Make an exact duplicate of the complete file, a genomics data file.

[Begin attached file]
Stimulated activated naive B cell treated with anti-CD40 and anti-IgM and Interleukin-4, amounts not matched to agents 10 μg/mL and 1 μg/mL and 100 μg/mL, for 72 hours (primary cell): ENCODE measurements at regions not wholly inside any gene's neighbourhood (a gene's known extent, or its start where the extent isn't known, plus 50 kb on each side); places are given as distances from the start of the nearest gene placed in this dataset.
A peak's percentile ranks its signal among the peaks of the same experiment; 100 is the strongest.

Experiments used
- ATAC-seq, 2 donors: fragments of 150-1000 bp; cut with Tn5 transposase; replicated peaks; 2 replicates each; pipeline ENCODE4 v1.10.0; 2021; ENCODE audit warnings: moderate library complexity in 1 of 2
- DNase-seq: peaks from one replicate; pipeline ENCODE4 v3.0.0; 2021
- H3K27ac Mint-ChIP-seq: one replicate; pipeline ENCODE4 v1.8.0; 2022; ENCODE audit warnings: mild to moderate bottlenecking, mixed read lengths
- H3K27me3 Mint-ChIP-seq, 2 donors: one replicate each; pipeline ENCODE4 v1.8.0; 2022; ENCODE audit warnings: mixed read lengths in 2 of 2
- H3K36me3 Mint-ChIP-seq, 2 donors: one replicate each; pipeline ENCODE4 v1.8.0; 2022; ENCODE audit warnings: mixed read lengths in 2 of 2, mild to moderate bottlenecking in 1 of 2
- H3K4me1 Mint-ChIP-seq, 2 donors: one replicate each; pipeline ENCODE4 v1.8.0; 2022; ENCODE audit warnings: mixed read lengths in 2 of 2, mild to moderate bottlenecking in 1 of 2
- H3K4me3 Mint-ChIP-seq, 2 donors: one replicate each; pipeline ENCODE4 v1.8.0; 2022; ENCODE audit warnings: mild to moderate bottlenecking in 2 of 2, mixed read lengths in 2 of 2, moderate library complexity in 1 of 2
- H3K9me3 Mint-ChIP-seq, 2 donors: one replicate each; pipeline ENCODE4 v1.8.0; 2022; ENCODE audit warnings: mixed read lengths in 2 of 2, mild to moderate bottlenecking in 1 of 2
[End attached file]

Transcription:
Stimulated activated naive B cell treated with anti-CD40 and anti-IgM and Interleukin-4, amounts not matched to agents 10 μg/mL and 1 μg/mL and 100 μg/mL, for 72 hours (primary cell): ENCODE measurements at regions not wholly inside any gene's neighbourhood (a gene's known extent, or its start where the extent isn't known, plus 50 kb on each side); places are given as distances from the start of the nearest gene placed in this dataset.
A peak's percentile ranks its signal among the peaks of the same experiment; 100 is the strongest.

Experiments used
- ATAC-seq, 2 donors: fragments of 150-1000 bp; cut with Tn5 transposase; replicated peaks; 2 replicates each; pipeline ENCODE4 v1.10.0; 2021; ENCODE audit warnings: moderate library complexity in 1 of 2
- DNase-seq: peaks from one replicate; pipeline ENCODE4 v3.0.0; 2021
- H3K27ac Mint-ChIP-seq: one replicate; pipeline ENCODE4 v1.8.0; 2022; ENCODE audit warnings: mild to moderate bottlenecking, mixed read lengths
- H3K27me3 Mint-ChIP-seq, 2 donors: one replicate each; pipeline ENCODE4 v1.8.0; 2022; ENCODE audit warnings: mixed read lengths in 2 of 2
- H3K36me3 Mint-ChIP-seq, 2 donors: one replicate each; pipeline ENCODE4 v1.8.0; 2022; ENCODE audit warnings: mixed read lengths in 2 of 2, mild to moderate bottlenecking in 1 of 2
- H3K4me1 Mint-ChIP-seq, 2 donors: one replicate each; pipeline ENCODE4 v1.8.0; 2022; ENCODE audit warnings: mixed read lengths in 2 of 2, mild to moderate bottlenecking in 1 of 2
- H3K4me3 Mint-ChIP-seq, 2 donors: one replicate each; pipeline ENCODE4 v1.8.0; 2022; ENCODE audit warnings: mild to moderate bottlenecking in 2 of 2, mixed read lengths in 2 of 2, moderate library complexity in 1 of 2
- H3K9me3 Mint-ChIP-seq, 2 donors: one replicate each; pipeline ENCODE4 v1.8.0; 2022; ENCODE audit warnings: mixed read lengths in 2 of 2, mild to moderate bottlenecking in 1 of 2